In Active Directory, Azure, Blog, Cloud Infrastructure, Directory-as-a-Service (DaaS), Single Sign On (SSO)

Microsoft AD and SSO

Most of the corporate world is using Microsoft® Active Directory® (MAD or AD) as their directory services solution. The product was created in 1999 and took off in the early 2000s. In fact, it has been argued that Microsoft’s AD is their largest market share product. Of course, very few people know about this because of the nature of the product; it is core infrastructure and lives within the Windows Server platform. Only IT admins really interact with this solution directly. Here’s the important thing to consider, though, how can Active Directory also serve as your single sign-on (SSO) solution? While Microsoft has made inroads along this path, next generation Directory-as-a-Service® solutions are building a True Single Sign-On™ platform.

Active Directory’s Popularity Was a Sign of the Times

AD sign of times (pic of old computer)

The reason that Microsoft Active Directory took off, of course, was that networks in the 90s and early 2000s were homogenous. They were almost entirely based on Microsoft Windows®. Desktops, laptops, servers, and their applications all leveraged Windows. So connecting a user to everything that they needed was pretty straightforward. It was possible to use the same set of credentials throughout the network that were used to login to the Windows domain login upon boot. Of course, the entire network was located on-premises, including servers and applications. The domain controller helped federate that identity to the devices and applications that were needed. In a sense, Microsoft created the original single sign-on solution with AD and the domain controller.

Cloud Computing Signaled a New Era

shift to cloud (pic of cloud with arrow pointing down)

All of that changed as the world started to move to the cloud. In the early and mid-2000s, applications and server infrastructure started to shift to the cloud. The economic benefits of having a central, multi-tenant platform were too great to ignore. Organizations could purchase the IT resources they needed on an as-needed basis, and the cloud providers could amortize their investments over a large number of customers. Nowhere was that more prevalent than in core applications such as email and productivity applications. Google Apps™ (now G Suite™) filled an important need; in just a short period of time they garnered six million organizations and sixty million users. Amazon Web Services® (AWS®) literally eliminated the on-premises data center and has become the backend infrastructure for millions of organizations. All of these IT resources, though, needed separate logins. It was extremely difficult, perhaps impossible, to connect the on-premises Active Directory to cloud applications and infrastructure.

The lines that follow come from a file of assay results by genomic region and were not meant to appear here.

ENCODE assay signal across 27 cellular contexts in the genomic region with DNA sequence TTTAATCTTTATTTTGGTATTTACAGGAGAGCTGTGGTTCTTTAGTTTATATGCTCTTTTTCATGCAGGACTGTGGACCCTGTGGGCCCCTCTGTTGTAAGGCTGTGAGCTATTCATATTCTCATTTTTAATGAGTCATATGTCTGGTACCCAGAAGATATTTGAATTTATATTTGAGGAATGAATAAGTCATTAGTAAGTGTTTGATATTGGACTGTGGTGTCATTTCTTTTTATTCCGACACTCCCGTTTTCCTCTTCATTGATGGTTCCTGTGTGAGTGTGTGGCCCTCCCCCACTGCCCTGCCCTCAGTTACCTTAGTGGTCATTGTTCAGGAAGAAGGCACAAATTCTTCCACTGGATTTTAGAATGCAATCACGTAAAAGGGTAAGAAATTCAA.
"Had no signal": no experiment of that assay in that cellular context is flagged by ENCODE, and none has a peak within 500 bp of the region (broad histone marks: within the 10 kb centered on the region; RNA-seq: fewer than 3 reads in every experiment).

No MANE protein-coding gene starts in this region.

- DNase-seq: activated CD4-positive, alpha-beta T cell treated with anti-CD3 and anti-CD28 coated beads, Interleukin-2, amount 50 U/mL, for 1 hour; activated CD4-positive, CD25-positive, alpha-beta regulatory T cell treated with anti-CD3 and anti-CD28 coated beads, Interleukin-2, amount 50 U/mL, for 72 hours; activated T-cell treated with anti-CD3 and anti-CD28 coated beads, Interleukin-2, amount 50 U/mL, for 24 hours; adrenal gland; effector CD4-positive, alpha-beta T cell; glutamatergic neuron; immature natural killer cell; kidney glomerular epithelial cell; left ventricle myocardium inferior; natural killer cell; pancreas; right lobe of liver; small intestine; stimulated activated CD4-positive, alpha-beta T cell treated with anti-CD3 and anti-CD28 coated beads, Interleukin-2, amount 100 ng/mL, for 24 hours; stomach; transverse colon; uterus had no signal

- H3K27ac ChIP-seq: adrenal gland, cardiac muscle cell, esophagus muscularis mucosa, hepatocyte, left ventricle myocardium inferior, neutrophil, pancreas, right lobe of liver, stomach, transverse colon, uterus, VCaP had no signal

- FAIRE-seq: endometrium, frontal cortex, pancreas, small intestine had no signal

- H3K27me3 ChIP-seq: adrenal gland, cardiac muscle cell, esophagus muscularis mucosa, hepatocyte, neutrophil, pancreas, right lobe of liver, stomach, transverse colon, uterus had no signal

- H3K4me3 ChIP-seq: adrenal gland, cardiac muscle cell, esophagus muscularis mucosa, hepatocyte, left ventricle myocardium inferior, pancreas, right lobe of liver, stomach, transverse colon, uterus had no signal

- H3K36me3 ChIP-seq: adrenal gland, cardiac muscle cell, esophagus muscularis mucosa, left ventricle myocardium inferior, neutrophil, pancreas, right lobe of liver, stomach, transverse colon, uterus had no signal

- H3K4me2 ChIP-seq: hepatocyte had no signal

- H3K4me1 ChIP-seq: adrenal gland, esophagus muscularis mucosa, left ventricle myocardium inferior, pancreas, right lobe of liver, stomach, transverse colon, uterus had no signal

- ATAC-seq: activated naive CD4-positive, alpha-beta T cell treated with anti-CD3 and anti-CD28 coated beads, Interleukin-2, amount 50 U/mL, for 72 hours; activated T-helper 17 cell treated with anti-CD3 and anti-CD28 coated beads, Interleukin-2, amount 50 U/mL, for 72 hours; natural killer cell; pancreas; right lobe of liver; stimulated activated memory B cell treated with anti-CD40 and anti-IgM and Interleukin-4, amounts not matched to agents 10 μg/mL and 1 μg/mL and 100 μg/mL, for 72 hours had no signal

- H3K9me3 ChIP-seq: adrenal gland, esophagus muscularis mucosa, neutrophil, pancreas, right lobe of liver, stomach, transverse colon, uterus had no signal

Microsoft attempted to make advances to extend AD with solutions such as Active Directory Federation Services (ADFS) and Azure® Active Directory. Each one of these attempts challenged IT organizations in different ways. Some issues included cost, the lack of ability to connect to other providers, such as AWS and Google Cloud™, and the failure to service LDAP-based applications. ADFS and Azure AD turned out to be less-than-ideal solutions for integrating the directory services and SSO.

All Signs Point to True Single Sign-on

True Single Sign On

A new generation of technology called Directory-as-a-Service (DaaS) is providing a True SSO solution that integrates the directory with SSO to LDAP-based applications, web applications, on-prem systems, cloud servers, WiFi networks, G Suite, and more. DaaS serves as the core cloud-based identity management platform for organizations. If you would like to learn more about how Directory-as-a-Service is the leading alternative to the multiple solutions required with Microsoft Active Directory and web application SSO, drop us a note. We’d be happy to work with you. Or, feel free to give our Identity-as-a-Service (IDaaS) platform a try for yourself. Your first 10 users are free forever.

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